The children who died in infancy
Three of Elisha and Harriet's children died within twelve days of one another in a Scarlet Fever epidemic in 1874: Oswald James Owen was born on 24 September 1871 (christened at Wistanstow on 24 September 1871, [Church Stretton 1871, 2nd qt.]) and died on Wednesday, 17 June 1874: Gertrude Evelyn Owen was born in 1872 (christened at Wistanstow on 26 May 1872) and died on on Saturday, 13 June: May Owen in 1873 (christened at Wistanstow on 8 June 1873) and died on Wednesday, 24 June, aged one [all deaths Church Stretton 1874, 2nd qt]. In those days such epidemics occurred quite regularly and several areas were badly affected that year. The three children were buried in Wistanstow churchyard. I was told that Oswald died of scarlet fever though Gertrude’s death certificate states she died as a result of convulsions and congestion of the brain (12 hours) and that Louisa Maria Wilding, Harriet’s younger sister, was present at her death. I was told the resident nursemaid also fell ill and died but Louisa survived.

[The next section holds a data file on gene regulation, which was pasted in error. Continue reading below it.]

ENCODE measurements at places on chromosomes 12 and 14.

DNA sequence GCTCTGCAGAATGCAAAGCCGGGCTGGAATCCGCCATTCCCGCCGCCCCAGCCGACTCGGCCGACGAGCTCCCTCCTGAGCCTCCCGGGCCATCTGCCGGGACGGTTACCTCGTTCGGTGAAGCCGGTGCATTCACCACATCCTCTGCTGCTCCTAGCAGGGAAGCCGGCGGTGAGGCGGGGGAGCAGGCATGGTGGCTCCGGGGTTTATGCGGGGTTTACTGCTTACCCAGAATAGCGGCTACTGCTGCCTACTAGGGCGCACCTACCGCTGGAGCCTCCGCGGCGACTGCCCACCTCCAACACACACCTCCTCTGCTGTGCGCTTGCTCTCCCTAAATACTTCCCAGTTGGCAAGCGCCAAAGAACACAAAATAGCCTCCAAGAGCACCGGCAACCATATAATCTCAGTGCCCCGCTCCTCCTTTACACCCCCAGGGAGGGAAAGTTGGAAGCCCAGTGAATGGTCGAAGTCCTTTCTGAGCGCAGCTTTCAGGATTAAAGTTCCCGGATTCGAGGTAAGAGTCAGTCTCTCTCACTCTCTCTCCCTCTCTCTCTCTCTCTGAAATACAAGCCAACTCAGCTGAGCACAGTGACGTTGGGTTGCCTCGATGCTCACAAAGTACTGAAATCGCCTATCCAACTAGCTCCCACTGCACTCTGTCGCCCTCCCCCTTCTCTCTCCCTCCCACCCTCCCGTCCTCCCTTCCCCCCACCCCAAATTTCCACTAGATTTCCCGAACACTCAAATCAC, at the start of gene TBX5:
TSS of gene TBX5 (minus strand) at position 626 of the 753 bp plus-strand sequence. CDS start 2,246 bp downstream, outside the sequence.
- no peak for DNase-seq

Tragically, two more of their children died early in 1897 [reg. Church Stretton 1897, 1st qt]. They were Gladys Elaine Owen [b. Church Stretton 1885, 3rd qt] and Rachel Violet Owen [b. Church Stretton 1896, 4th qt]. The cause of death for Gladys, who died on 6 March 1897, was given as 'cerebro-spinal fever (14 days) and exhaustion'. Gladys was eleven when she died and her siblings, Effie, Frank, Vera, Norman and Nigel, all of who survived into adulthood, were old enough to remember her; they often spoke of her in later life. In Wistanstow churchyard a stone angel stood as her memorial. Rachel was less than a year old. The cause of death in her case was given as Marasmus, a condition characterised by a failure to grow associated with progressive wasting of tissue. It describes only the symptoms, not the cause of these symptoms, which could well have been brought on by the same illness that struck down her sister. >